Greg Haines – Where We Were

Where We Were

His past catalogue and  (maybe even more) his live performances have shown that Greg Haines manages to combine artistic consistency with surprising changes of directions.

One never knows what to expect, but one can always rest assured it will be good..

On a first listen, Where We Were, Haines’ new release on Denovali Records, sounds surprisingly different from what he has done before.

The sound on this album is heavily based on the use of “tape-worn synthesizers” – “any recordings of piano have been transformed and affected until their sound is at times barely recognizable”.

The overall sound is created with (analog) synths this time, more prominent than ever. But on a closer listen the compositions all clearly have the Greg Haines mark!

The way the compositions are calmly introduced but inevitably lead to sometimes ‘post-rockish’ eruptions may be directly linked to Digressions – the preceding album which was equally jaw-dropping – but they are entirely different in instrumentation. Check “So it Goes” to hear what I mean.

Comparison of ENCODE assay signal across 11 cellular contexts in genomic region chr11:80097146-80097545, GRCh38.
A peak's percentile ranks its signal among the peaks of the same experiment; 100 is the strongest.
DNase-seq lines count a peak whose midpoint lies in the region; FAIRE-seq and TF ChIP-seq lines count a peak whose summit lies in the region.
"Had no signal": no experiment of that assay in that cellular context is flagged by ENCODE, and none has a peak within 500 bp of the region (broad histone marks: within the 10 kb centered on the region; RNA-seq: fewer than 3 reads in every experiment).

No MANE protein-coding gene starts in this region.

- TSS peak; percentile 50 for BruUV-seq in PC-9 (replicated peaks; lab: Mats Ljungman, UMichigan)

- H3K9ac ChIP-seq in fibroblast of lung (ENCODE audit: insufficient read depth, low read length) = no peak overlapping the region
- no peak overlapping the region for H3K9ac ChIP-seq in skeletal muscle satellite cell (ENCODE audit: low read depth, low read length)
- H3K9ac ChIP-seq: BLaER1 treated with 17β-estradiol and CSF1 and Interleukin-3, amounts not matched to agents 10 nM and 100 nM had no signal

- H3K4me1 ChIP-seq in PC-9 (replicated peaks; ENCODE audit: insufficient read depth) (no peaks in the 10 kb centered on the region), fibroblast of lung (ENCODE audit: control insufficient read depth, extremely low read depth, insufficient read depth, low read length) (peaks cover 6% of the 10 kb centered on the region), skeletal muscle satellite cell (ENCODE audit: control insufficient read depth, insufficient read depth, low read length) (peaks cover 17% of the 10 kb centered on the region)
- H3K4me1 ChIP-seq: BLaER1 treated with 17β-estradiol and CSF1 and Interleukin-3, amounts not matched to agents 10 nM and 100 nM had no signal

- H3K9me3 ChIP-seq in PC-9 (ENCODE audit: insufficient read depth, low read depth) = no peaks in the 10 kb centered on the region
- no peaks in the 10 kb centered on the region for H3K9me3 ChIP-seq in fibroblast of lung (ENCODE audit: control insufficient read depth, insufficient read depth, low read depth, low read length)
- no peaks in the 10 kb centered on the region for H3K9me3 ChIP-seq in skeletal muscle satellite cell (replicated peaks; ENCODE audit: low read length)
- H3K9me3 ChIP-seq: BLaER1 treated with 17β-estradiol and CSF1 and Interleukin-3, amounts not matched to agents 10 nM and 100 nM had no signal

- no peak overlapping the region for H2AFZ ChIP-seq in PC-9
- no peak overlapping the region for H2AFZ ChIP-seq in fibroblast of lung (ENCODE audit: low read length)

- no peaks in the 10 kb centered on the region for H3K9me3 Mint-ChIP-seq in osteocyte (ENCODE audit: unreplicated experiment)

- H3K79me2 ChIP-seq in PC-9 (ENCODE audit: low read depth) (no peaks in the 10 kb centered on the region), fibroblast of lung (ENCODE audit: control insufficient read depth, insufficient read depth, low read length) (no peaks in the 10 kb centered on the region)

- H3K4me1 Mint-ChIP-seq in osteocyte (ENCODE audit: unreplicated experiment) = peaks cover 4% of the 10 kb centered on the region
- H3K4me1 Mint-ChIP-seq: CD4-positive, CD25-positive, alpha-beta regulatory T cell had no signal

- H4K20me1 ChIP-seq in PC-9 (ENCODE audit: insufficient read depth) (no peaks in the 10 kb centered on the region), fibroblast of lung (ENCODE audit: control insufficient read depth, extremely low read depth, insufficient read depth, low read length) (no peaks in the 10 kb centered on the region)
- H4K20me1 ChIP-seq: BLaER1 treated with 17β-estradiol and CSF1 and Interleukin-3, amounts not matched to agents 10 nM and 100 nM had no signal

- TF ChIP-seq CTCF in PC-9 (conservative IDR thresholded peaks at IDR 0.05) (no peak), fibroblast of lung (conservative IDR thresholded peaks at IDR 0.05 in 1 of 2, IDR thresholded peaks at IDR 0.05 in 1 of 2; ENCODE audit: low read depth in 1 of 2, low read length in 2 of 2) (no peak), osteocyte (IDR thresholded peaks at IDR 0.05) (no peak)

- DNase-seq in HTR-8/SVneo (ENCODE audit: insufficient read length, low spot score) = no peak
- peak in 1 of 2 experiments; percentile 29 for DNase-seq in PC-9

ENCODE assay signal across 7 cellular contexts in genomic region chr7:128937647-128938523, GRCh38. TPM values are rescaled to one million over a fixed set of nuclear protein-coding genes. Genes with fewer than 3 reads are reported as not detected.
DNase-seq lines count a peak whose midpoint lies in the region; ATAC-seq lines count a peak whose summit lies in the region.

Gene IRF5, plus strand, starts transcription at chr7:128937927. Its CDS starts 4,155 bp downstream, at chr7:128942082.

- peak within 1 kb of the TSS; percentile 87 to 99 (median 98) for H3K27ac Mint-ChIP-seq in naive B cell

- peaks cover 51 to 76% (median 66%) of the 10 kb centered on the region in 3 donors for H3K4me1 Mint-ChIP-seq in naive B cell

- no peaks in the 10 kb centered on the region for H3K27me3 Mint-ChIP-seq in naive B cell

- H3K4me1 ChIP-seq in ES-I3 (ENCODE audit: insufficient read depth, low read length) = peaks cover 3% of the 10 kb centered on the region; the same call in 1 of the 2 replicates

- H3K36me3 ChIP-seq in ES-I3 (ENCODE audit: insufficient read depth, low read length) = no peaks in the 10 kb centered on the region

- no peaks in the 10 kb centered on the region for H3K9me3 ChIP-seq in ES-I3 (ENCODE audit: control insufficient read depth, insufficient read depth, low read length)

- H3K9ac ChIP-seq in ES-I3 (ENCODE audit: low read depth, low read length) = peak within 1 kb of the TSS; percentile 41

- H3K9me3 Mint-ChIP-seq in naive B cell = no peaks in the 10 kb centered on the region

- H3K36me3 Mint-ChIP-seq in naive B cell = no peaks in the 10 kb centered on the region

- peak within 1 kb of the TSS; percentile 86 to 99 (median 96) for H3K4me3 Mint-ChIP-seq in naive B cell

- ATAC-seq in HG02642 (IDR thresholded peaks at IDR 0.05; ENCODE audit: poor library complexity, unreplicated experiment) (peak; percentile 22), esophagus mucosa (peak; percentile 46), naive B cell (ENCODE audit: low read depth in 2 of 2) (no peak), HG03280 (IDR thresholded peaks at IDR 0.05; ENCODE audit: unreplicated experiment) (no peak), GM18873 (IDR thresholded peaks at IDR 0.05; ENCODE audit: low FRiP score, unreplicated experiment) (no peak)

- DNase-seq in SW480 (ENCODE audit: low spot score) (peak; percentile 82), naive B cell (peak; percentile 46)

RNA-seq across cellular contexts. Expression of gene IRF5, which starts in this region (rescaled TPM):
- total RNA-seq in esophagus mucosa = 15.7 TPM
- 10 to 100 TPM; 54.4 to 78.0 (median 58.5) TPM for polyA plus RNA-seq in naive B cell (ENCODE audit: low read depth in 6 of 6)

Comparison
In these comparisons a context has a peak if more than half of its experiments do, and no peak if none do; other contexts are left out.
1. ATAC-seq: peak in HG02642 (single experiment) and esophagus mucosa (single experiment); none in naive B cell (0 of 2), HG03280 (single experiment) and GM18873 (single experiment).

Gradually new elements are also introduced: heavy rhythmic percussive sequences, full of dub style effects inspired by the likes of King Tubby, Lee Perryand Rhythm & Sound.

Some other artists credited for inspiration are Tony Allen (famous Fela Kuti drummer known for his steady poly-rhythmic afrobeat) and ‘cosmic krautrockers’ Tangerine Dream and Klaus Schulze.

These are interesting names because they are not very obvious and maybe not even very clear, musically. But what all of these artists have in common is that they did not yet have the technical means that are currently available, digitally.
It was impossible for them to precisely aim every detail of their music to the perfect right spot, which gave their music a somewhat random, improvisational, but above all human feel.

And that may very well describe exactly what Greg Haines manages to do here: avoiding the pitfalls of perfectness, and keeping the instantaneous moments of wonder.
“It is all in there, or at least what’s left of it after the hiss, the dirt and the degradation of the tape machine destroyed it, reworked it, and spat it back out fully formed.”

Release date: May 24, 2013


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